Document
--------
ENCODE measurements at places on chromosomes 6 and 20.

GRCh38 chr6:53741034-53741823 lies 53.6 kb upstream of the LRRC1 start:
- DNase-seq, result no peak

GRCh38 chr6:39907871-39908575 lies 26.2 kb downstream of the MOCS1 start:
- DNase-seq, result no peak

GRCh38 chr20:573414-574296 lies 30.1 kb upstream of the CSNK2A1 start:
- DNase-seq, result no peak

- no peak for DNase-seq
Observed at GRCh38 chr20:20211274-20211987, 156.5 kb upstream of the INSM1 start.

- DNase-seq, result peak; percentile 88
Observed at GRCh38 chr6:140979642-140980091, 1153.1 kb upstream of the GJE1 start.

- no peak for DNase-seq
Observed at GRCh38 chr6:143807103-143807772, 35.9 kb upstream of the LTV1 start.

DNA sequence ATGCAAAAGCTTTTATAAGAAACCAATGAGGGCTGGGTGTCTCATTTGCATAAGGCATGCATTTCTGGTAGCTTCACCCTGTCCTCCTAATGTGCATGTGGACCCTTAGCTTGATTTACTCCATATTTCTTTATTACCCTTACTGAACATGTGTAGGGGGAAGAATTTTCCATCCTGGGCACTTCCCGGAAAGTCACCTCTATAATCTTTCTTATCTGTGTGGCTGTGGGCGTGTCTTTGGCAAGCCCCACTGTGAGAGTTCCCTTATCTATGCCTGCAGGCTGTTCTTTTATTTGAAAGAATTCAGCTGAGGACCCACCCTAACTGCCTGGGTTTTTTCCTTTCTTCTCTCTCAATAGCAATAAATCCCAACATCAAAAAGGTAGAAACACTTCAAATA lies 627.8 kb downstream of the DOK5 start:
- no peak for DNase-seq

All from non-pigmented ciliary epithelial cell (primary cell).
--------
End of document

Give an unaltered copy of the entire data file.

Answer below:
ENCODE measurements at places on chromosomes 6 and 20.

GRCh38 chr6:53741034-53741823 lies 53.6 kb upstream of the LRRC1 start:
- DNase-seq, result no peak

GRCh38 chr6:39907871-39908575 lies 26.2 kb downstream of the MOCS1 start:
- DNase-seq, result no peak

GRCh38 chr20:573414-574296 lies 30.1 kb upstream of the CSNK2A1 start:
- DNase-seq, result no peak

- no peak for DNase-seq
Observed at GRCh38 chr20:20211274-20211987, 156.5 kb upstream of the INSM1 start.

- DNase-seq, result peak; percentile 88
Observed at GRCh38 chr6:140979642-140980091, 1153.1 kb upstream of the GJE1 start.

- no peak for DNase-seq
Observed at GRCh38 chr6:143807103-143807772, 35.9 kb upstream of the LTV1 start.

DNA sequence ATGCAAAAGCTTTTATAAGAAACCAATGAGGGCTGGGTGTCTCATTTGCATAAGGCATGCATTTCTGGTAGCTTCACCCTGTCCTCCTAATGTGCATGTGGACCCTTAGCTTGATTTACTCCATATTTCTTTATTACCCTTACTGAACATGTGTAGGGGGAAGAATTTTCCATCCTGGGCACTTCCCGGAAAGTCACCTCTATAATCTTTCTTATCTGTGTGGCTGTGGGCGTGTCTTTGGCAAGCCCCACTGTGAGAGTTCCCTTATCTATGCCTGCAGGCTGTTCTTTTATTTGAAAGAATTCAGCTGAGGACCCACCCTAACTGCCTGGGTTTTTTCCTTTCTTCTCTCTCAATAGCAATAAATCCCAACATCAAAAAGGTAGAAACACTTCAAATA lies 627.8 kb downstream of the DOK5 start:
- no peak for DNase-seq

All from non-pigmented ciliary epithelial cell (primary cell).